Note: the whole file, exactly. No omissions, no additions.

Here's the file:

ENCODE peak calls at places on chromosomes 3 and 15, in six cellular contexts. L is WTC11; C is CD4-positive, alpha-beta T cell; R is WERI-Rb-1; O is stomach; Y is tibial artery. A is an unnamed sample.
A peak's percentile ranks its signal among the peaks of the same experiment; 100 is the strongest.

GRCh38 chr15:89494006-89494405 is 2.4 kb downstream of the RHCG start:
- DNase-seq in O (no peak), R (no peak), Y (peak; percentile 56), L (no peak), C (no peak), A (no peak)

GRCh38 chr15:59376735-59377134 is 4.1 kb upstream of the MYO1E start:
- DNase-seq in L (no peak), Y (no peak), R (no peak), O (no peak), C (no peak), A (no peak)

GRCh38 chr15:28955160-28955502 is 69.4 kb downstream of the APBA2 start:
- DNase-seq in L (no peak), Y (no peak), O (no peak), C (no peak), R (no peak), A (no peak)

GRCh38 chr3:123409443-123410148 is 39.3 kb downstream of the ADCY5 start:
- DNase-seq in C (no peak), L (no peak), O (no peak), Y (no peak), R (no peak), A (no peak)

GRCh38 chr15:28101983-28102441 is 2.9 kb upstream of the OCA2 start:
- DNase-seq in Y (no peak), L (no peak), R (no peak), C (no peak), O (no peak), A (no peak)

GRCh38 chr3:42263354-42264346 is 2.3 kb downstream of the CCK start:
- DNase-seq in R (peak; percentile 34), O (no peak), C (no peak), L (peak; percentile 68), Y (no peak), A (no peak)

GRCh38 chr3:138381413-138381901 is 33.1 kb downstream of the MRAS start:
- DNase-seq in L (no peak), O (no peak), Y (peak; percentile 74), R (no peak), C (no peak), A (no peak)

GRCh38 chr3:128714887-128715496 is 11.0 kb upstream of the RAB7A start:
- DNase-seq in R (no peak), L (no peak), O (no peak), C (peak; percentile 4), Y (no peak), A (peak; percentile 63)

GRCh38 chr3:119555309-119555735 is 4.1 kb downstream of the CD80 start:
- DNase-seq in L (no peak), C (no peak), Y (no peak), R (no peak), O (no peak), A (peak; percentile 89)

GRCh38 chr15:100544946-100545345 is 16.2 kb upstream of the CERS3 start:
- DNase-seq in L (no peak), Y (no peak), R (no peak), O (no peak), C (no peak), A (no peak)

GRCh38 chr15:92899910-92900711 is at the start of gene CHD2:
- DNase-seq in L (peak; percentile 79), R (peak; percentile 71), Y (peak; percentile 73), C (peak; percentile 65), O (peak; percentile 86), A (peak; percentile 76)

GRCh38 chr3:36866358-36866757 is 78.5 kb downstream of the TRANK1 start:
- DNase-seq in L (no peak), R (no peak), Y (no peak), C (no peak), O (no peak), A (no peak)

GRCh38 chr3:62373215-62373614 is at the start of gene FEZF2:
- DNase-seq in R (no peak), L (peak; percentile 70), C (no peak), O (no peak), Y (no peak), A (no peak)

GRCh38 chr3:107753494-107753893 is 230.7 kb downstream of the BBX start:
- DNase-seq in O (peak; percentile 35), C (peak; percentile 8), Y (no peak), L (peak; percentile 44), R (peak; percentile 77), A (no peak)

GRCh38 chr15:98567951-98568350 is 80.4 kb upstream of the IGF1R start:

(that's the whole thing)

ENCODE peak calls at places on chromosomes 3 and 15, in six cellular contexts. L is WTC11; C is CD4-positive, alpha-beta T cell; R is WERI-Rb-1; O is stomach; Y is tibial artery. A is an unnamed sample.
A peak's percentile ranks its signal among the peaks of the same experiment; 100 is the strongest.

GRCh38 chr15:89494006-89494405 is 2.4 kb downstream of the RHCG start:
- DNase-seq in O (no peak), R (no peak), Y (peak; percentile 56), L (no peak), C (no peak), A (no peak)

GRCh38 chr15:59376735-59377134 is 4.1 kb upstream of the MYO1E start:
- DNase-seq in L (no peak), Y (no peak), R (no peak), O (no peak), C (no peak), A (no peak)

GRCh38 chr15:28955160-28955502 is 69.4 kb downstream of the APBA2 start:
- DNase-seq in L (no peak), Y (no peak), O (no peak), C (no peak), R (no peak), A (no peak)

GRCh38 chr3:123409443-123410148 is 39.3 kb downstream of the ADCY5 start:
- DNase-seq in C (no peak), L (no peak), O (no peak), Y (no peak), R (no peak), A (no peak)

GRCh38 chr15:28101983-28102441 is 2.9 kb upstream of the OCA2 start:
- DNase-seq in Y (no peak), L (no peak), R (no peak), C (no peak), O (no peak), A (no peak)

GRCh38 chr3:42263354-42264346 is 2.3 kb downstream of the CCK start:
- DNase-seq in R (peak; percentile 34), O (no peak), C (no peak), L (peak; percentile 68), Y (no peak), A (no peak)

GRCh38 chr3:138381413-138381901 is 33.1 kb downstream of the MRAS start:
- DNase-seq in L (no peak), O (no peak), Y (peak; percentile 74), R (no peak), C (no peak), A (no peak)

GRCh38 chr3:128714887-128715496 is 11.0 kb upstream of the RAB7A start:
- DNase-seq in R (no peak), L (no peak), O (no peak), C (peak; percentile 4), Y (no peak), A (peak; percentile 63)

GRCh38 chr3:119555309-119555735 is 4.1 kb downstream of the CD80 start:
- DNase-seq in L (no peak), C (no peak), Y (no peak), R (no peak), O (no peak), A (peak; percentile 89)

GRCh38 chr15:100544946-100545345 is 16.2 kb upstream of the CERS3 start:
- DNase-seq in L (no peak), Y (no peak), R (no peak), O (no peak), C (no peak), A (no peak)

GRCh38 chr15:92899910-92900711 is at the start of gene CHD2:
- DNase-seq in L (peak; percentile 79), R (peak; percentile 71), Y (peak; percentile 73), C (peak; percentile 65), O (peak; percentile 86), A (peak; percentile 76)

GRCh38 chr3:36866358-36866757 is 78.5 kb downstream of the TRANK1 start:
- DNase-seq in L (no peak), R (no peak), Y (no peak), C (no peak), O (no peak), A (no peak)

GRCh38 chr3:62373215-62373614 is at the start of gene FEZF2:
- DNase-seq in R (no peak), L (peak; percentile 70), C (no peak), O (no peak), Y (no peak), A (no peak)

GRCh38 chr3:107753494-107753893 is 230.7 kb downstream of the BBX start:
- DNase-seq in O (peak; percentile 35), C (peak; percentile 8), Y (no peak), L (peak; percentile 44), R (peak; percentile 77), A (no peak)

GRCh38 chr15:98567951-98568350 is 80.4 kb upstream of the IGF1R start: